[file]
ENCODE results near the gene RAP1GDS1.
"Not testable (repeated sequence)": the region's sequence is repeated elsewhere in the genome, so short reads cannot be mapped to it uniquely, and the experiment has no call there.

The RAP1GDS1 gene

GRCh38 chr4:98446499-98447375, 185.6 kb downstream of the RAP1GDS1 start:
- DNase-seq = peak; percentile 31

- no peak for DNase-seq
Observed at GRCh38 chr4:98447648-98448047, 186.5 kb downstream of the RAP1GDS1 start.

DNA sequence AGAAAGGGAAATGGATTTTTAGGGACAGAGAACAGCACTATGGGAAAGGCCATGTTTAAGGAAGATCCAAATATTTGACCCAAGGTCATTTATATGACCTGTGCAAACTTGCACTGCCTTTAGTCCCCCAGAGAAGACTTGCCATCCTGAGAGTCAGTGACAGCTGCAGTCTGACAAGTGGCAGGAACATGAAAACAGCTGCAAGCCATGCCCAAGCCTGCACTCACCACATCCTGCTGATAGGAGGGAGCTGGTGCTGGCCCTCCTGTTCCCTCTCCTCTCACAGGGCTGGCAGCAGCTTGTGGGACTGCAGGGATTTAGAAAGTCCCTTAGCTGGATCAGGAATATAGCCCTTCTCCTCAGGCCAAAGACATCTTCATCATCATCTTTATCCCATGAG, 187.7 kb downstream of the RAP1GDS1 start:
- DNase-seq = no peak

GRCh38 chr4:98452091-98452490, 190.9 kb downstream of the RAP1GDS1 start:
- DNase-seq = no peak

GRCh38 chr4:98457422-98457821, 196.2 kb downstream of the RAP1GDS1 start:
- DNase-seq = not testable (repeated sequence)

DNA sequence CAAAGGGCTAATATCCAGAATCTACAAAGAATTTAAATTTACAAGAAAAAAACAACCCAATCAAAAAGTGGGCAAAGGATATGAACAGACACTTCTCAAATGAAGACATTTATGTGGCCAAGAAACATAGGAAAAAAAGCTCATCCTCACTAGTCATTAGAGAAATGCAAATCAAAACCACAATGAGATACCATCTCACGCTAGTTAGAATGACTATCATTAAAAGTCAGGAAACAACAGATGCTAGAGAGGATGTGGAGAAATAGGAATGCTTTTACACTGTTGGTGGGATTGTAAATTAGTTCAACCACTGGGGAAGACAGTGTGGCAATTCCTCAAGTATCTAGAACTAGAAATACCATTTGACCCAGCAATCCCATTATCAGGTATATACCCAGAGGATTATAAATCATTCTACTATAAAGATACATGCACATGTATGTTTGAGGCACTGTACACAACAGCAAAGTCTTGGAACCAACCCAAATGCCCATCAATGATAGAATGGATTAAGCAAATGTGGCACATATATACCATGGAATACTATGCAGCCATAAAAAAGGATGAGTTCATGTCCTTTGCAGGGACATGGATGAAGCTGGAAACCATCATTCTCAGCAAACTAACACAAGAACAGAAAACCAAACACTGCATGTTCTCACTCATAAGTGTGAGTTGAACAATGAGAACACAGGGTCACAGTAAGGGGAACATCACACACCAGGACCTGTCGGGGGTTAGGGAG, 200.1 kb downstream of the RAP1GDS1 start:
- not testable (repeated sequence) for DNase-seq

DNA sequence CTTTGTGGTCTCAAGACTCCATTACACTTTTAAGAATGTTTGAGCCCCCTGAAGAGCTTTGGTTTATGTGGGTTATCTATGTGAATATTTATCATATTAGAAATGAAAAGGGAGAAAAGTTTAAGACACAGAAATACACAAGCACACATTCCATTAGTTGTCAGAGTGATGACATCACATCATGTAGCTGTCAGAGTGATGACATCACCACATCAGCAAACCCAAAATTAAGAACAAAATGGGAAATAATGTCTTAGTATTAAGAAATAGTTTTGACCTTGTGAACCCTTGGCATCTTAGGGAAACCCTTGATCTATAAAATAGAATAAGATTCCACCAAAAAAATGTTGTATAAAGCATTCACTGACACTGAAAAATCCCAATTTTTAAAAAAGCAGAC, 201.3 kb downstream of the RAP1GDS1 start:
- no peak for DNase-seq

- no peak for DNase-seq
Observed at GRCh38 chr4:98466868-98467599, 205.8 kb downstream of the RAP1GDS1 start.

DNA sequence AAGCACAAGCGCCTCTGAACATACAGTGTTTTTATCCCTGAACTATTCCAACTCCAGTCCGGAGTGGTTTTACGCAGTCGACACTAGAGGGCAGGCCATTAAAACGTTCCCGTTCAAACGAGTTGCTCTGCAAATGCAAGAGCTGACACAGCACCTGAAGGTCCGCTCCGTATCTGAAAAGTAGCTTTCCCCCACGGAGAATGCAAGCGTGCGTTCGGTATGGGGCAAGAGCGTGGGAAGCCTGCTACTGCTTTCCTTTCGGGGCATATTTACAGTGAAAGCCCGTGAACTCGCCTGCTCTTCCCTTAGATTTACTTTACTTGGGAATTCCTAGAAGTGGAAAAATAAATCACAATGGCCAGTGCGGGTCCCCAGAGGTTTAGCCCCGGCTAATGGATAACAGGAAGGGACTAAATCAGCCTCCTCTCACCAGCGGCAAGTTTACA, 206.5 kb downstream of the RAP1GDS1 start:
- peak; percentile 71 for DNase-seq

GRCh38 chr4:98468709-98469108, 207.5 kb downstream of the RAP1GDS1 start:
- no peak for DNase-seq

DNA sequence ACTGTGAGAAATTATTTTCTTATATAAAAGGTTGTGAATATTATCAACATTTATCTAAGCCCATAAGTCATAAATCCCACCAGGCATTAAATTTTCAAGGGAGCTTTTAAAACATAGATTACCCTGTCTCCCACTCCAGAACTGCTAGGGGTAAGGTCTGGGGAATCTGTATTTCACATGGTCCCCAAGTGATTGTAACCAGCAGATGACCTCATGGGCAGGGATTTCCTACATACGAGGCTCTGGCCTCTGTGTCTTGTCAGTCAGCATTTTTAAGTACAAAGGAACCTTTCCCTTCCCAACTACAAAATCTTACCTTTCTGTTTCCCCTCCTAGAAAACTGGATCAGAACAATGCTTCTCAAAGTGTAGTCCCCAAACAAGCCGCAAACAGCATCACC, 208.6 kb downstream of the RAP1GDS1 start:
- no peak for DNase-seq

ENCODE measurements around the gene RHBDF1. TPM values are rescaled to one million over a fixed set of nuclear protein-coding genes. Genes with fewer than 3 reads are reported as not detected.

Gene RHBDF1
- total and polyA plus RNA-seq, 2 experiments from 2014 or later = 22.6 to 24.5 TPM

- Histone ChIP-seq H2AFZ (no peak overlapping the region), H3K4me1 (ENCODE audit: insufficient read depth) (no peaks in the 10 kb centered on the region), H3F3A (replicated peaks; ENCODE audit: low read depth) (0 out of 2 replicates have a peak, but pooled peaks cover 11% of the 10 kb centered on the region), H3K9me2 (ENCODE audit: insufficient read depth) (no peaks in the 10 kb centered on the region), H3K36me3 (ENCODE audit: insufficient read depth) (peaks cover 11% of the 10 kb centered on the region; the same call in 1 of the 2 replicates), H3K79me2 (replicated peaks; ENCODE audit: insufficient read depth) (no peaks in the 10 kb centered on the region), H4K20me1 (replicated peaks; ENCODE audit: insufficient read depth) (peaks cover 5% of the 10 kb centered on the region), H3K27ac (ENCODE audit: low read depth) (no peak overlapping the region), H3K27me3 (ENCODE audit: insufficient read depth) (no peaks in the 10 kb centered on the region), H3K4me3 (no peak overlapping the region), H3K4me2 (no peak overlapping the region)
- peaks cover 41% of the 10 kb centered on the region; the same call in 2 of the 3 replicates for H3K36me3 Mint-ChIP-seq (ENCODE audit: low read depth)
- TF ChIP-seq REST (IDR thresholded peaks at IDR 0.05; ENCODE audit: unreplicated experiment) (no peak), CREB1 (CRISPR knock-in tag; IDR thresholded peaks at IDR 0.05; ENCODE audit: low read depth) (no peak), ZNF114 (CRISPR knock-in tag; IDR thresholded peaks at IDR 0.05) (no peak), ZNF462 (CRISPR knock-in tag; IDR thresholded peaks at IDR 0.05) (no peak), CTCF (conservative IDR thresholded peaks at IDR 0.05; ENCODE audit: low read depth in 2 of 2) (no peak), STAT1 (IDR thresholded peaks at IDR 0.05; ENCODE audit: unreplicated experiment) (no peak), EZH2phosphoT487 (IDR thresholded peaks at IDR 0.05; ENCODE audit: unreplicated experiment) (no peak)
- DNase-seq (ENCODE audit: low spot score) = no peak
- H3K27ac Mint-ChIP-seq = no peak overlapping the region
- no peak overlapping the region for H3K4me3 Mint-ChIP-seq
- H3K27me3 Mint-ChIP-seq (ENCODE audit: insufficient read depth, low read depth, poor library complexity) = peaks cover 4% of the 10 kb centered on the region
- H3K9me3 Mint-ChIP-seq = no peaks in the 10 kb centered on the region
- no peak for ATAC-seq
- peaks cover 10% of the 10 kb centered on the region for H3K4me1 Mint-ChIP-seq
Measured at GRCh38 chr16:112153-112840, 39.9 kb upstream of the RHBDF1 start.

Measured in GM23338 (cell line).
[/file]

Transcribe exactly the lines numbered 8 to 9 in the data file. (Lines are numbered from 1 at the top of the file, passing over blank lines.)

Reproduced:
DNA sequence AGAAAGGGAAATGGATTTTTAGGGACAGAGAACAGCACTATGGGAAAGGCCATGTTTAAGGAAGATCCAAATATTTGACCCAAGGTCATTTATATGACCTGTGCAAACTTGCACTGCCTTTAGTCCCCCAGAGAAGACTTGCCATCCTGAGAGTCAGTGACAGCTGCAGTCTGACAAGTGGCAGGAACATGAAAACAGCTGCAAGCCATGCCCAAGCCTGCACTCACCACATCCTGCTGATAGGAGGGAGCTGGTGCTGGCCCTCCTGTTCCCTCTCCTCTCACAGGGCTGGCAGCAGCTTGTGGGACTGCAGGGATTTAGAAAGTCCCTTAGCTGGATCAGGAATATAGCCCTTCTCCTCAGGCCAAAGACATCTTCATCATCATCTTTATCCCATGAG, 187.7 kb downstream of the RAP1GDS1 start:
- DNase-seq = no peak